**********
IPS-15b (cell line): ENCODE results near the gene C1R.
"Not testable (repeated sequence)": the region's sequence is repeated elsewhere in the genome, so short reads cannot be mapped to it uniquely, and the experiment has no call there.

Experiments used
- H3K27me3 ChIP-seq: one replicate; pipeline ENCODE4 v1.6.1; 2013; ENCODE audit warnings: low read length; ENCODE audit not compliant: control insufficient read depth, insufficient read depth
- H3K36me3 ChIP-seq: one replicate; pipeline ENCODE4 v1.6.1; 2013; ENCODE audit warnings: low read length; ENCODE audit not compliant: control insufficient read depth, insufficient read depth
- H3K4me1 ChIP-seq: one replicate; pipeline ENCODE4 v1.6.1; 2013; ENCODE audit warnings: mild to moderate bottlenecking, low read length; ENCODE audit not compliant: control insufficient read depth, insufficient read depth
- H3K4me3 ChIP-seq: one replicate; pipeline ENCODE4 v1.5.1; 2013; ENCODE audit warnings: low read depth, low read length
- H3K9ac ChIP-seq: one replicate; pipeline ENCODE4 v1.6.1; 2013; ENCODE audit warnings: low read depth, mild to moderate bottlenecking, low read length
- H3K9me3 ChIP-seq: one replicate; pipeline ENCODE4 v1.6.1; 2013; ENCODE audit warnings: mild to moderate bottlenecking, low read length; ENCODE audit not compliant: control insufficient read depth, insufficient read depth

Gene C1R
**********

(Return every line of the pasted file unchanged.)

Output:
IPS-15b (cell line): ENCODE results near the gene C1R.
"Not testable (repeated sequence)": the region's sequence is repeated elsewhere in the genome, so short reads cannot be mapped to it uniquely, and the experiment has no call there.

Experiments used
- H3K27me3 ChIP-seq: one replicate; pipeline ENCODE4 v1.6.1; 2013; ENCODE audit warnings: low read length; ENCODE audit not compliant: control insufficient read depth, insufficient read depth
- H3K36me3 ChIP-seq: one replicate; pipeline ENCODE4 v1.6.1; 2013; ENCODE audit warnings: low read length; ENCODE audit not compliant: control insufficient read depth, insufficient read depth
- H3K4me1 ChIP-seq: one replicate; pipeline ENCODE4 v1.6.1; 2013; ENCODE audit warnings: mild to moderate bottlenecking, low read length; ENCODE audit not compliant: control insufficient read depth, insufficient read depth
- H3K4me3 ChIP-seq: one replicate; pipeline ENCODE4 v1.5.1; 2013; ENCODE audit warnings: low read depth, low read length
- H3K9ac ChIP-seq: one replicate; pipeline ENCODE4 v1.6.1; 2013; ENCODE audit warnings: low read depth, mild to moderate bottlenecking, low read length
- H3K9me3 ChIP-seq: one replicate; pipeline ENCODE4 v1.6.1; 2013; ENCODE audit warnings: mild to moderate bottlenecking, low read length; ENCODE audit not compliant: control insufficient read depth, insufficient read depth

Gene C1R